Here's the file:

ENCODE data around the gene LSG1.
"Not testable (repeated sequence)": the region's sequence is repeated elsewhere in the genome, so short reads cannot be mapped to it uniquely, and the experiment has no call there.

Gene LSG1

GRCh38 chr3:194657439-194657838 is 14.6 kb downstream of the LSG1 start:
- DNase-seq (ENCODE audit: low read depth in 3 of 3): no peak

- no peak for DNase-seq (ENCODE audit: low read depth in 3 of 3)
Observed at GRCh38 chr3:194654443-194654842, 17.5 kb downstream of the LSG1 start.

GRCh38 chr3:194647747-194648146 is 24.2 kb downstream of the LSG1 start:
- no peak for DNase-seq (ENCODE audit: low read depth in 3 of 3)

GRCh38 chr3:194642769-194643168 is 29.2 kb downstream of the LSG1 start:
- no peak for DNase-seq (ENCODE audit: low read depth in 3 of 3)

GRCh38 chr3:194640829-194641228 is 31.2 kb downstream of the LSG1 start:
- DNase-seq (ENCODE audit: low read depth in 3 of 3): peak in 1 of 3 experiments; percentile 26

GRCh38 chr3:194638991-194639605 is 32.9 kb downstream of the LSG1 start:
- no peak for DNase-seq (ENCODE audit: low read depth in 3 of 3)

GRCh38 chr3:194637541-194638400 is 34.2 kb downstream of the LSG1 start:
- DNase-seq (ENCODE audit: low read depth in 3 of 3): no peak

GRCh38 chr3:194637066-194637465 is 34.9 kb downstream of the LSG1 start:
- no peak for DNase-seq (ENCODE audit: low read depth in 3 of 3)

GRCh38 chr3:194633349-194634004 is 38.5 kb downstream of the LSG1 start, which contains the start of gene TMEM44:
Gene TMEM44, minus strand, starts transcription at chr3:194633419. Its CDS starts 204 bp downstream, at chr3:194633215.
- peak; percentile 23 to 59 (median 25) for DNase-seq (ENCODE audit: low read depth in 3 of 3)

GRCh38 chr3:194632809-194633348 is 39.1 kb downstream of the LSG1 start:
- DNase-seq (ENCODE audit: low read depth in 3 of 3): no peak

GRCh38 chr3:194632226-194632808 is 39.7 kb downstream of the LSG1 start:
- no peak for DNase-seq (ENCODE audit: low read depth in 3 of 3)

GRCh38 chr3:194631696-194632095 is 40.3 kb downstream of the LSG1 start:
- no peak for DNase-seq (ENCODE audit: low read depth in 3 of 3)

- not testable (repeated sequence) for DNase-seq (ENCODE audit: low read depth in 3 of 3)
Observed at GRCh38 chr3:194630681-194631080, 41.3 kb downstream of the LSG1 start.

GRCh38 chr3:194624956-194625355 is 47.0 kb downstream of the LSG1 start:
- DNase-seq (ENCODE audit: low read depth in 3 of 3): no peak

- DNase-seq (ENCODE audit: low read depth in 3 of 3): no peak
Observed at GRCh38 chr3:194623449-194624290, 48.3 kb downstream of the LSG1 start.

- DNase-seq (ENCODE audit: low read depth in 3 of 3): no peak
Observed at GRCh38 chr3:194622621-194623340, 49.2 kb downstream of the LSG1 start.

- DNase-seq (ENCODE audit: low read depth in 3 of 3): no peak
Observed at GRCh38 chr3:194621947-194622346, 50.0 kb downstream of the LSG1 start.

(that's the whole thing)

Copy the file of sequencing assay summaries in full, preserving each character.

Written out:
ENCODE data around the gene LSG1.
"Not testable (repeated sequence)": the region's sequence is repeated elsewhere in the genome, so short reads cannot be mapped to it uniquely, and the experiment has no call there.

Gene LSG1

GRCh38 chr3:194657439-194657838 is 14.6 kb downstream of the LSG1 start:
- DNase-seq (ENCODE audit: low read depth in 3 of 3): no peak

- no peak for DNase-seq (ENCODE audit: low read depth in 3 of 3)
Observed at GRCh38 chr3:194654443-194654842, 17.5 kb downstream of the LSG1 start.

GRCh38 chr3:194647747-194648146 is 24.2 kb downstream of the LSG1 start:
- no peak for DNase-seq (ENCODE audit: low read depth in 3 of 3)

GRCh38 chr3:194642769-194643168 is 29.2 kb downstream of the LSG1 start:
- no peak for DNase-seq (ENCODE audit: low read depth in 3 of 3)

GRCh38 chr3:194640829-194641228 is 31.2 kb downstream of the LSG1 start:
- DNase-seq (ENCODE audit: low read depth in 3 of 3): peak in 1 of 3 experiments; percentile 26

GRCh38 chr3:194638991-194639605 is 32.9 kb downstream of the LSG1 start:
- no peak for DNase-seq (ENCODE audit: low read depth in 3 of 3)

GRCh38 chr3:194637541-194638400 is 34.2 kb downstream of the LSG1 start:
- DNase-seq (ENCODE audit: low read depth in 3 of 3): no peak

GRCh38 chr3:194637066-194637465 is 34.9 kb downstream of the LSG1 start:
- no peak for DNase-seq (ENCODE audit: low read depth in 3 of 3)

GRCh38 chr3:194633349-194634004 is 38.5 kb downstream of the LSG1 start, which contains the start of gene TMEM44:
Gene TMEM44, minus strand, starts transcription at chr3:194633419. Its CDS starts 204 bp downstream, at chr3:194633215.
- peak; percentile 23 to 59 (median 25) for DNase-seq (ENCODE audit: low read depth in 3 of 3)

GRCh38 chr3:194632809-194633348 is 39.1 kb downstream of the LSG1 start:
- DNase-seq (ENCODE audit: low read depth in 3 of 3): no peak

GRCh38 chr3:194632226-194632808 is 39.7 kb downstream of the LSG1 start:
- no peak for DNase-seq (ENCODE audit: low read depth in 3 of 3)

GRCh38 chr3:194631696-194632095 is 40.3 kb downstream of the LSG1 start:
- no peak for DNase-seq (ENCODE audit: low read depth in 3 of 3)

- not testable (repeated sequence) for DNase-seq (ENCODE audit: low read depth in 3 of 3)
Observed at GRCh38 chr3:194630681-194631080, 41.3 kb downstream of the LSG1 start.

GRCh38 chr3:194624956-194625355 is 47.0 kb downstream of the LSG1 start:
- DNase-seq (ENCODE audit: low read depth in 3 of 3): no peak

- DNase-seq (ENCODE audit: low read depth in 3 of 3): no peak
Observed at GRCh38 chr3:194623449-194624290, 48.3 kb downstream of the LSG1 start.

- DNase-seq (ENCODE audit: low read depth in 3 of 3): no peak
Observed at GRCh38 chr3:194622621-194623340, 49.2 kb downstream of the LSG1 start.

- DNase-seq (ENCODE audit: low read depth in 3 of 3): no peak
Observed at GRCh38 chr3:194621947-194622346, 50.0 kb downstream of the LSG1 start.